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Will There be an Occupy Wall Street Debit Card in Your Wallet?

Hal Bienstock  Follow

OCCUPY-popupLast week, The New York Times reported on the launch of the Occupy Wall Street debit card.

If you had to read that twice, you had the same reaction I did. After all, what could be more incongruous than the Occupy Wall Street name being used to push product, especially a financial services product?

But reading further, some of the goals seem to be aligned. The card does seem to offer relatively low fees. And if it’s truly the first step in what its creators say will be a cooperative that offers loans and other services to people who may not have access to traditional banks, who could argue with the value of that? On the other hand, when the card is marketed as representing “a protest with every purchase,” you have to wonder whether they’re taking things several steps too far.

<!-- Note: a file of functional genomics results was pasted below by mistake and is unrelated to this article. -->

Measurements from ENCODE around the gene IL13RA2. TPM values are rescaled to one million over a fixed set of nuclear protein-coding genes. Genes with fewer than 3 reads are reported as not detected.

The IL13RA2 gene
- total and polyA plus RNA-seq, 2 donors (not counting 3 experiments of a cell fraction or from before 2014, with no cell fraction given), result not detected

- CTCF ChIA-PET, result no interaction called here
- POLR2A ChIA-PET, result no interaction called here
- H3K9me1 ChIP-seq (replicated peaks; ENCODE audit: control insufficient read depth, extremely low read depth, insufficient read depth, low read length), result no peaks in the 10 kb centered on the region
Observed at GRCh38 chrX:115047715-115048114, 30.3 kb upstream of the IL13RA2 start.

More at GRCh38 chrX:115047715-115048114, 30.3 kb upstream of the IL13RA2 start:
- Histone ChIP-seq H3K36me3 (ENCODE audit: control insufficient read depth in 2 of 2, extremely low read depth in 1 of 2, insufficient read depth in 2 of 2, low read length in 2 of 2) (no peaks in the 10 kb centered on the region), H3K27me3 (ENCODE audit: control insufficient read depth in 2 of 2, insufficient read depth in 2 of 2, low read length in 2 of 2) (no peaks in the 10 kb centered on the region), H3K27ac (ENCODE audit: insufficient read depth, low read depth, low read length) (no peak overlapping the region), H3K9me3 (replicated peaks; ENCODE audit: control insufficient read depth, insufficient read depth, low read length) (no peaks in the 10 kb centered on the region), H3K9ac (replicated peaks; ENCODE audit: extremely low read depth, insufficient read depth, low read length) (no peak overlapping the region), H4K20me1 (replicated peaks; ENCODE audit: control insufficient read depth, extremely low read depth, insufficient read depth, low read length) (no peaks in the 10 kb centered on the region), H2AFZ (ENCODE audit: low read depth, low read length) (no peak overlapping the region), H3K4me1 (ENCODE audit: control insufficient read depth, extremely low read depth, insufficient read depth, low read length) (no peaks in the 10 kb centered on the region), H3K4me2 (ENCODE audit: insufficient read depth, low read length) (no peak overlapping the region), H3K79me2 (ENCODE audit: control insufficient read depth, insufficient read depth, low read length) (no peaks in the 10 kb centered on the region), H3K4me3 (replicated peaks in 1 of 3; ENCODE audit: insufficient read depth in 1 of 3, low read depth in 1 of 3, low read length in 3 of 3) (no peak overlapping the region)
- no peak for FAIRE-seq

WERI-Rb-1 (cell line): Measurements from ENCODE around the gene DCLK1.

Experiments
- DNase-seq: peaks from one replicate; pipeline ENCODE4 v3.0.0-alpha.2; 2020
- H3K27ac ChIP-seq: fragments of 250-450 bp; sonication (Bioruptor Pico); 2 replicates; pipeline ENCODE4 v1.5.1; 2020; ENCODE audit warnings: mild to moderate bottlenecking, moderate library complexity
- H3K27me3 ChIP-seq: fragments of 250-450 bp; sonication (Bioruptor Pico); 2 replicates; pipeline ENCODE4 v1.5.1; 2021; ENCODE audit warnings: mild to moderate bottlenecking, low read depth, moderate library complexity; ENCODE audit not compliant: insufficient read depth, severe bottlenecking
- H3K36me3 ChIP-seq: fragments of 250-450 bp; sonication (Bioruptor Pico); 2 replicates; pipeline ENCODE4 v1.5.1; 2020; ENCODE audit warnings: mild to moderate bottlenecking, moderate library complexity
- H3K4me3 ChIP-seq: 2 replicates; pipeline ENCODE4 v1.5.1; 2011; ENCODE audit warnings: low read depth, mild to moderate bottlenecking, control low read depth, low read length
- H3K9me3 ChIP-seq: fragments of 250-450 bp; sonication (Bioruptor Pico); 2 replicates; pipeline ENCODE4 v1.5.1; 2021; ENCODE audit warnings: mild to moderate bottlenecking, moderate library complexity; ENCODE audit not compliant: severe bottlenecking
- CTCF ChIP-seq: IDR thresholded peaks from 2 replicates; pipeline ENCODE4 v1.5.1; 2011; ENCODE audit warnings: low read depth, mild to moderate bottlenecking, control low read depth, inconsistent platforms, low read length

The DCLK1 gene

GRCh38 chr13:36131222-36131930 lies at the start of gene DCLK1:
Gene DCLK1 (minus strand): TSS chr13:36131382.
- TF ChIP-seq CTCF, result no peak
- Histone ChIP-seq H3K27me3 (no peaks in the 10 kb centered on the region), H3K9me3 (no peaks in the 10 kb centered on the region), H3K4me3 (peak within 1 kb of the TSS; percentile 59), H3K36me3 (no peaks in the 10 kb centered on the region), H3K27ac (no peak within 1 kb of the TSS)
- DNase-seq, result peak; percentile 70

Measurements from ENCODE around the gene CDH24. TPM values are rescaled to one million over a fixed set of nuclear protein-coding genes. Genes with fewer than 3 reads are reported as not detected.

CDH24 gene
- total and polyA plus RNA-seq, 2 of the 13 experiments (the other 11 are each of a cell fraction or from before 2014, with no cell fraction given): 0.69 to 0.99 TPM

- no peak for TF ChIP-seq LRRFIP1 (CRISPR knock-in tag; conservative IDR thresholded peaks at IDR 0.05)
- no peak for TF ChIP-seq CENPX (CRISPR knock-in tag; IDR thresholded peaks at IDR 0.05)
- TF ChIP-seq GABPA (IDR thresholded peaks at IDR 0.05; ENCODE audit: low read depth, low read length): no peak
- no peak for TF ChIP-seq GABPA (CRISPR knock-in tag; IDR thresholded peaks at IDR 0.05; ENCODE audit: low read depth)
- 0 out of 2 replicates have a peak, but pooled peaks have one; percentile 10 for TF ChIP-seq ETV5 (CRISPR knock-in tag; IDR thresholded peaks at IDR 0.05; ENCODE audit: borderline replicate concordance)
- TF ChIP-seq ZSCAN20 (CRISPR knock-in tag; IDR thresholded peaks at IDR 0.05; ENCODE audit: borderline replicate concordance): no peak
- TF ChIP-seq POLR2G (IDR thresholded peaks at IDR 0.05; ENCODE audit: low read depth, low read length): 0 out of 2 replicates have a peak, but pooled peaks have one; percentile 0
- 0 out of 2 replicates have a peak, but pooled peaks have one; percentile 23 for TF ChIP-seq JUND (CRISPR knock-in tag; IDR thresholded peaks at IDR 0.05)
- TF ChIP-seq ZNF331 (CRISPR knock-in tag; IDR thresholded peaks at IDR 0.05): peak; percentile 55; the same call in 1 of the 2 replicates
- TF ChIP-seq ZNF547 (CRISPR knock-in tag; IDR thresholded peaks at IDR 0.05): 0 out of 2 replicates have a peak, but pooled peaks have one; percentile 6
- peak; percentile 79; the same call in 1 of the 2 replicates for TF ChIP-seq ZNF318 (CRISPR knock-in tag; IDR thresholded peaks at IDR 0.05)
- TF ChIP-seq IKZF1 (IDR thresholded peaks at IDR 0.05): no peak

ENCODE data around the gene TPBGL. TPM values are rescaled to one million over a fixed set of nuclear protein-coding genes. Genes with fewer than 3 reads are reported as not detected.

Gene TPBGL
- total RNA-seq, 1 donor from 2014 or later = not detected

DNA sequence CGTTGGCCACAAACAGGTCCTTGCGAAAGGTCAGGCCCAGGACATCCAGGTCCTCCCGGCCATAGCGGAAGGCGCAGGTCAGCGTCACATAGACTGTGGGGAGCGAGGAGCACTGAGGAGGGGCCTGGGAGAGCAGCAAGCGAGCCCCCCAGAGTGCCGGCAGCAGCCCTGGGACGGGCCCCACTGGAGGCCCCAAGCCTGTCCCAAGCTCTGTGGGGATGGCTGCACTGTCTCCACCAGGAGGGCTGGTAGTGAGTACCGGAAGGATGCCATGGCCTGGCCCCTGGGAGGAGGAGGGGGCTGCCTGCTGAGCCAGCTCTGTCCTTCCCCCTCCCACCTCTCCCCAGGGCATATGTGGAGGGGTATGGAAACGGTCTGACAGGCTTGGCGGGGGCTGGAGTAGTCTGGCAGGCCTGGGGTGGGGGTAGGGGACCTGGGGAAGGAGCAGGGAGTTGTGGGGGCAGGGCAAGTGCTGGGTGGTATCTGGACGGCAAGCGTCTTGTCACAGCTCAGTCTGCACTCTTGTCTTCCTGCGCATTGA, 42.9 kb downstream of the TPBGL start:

All of this represents the benefits and dangers of brands aligning themselves with movements. Even when the product is a good fit, it’s easy to go a little overboard. As always, the best course is for brands to be transparent about what they are and what they’re not. If the card was created in response to Occupy Wall Street, and its creators believe it can benefit many of the people the movement said it was fighting for, that’s a great story to tell. There’s no reason to take it further and pretend you’re sticking it to the man every time you swipe. End of Story Photo courtesy: Labour LLC

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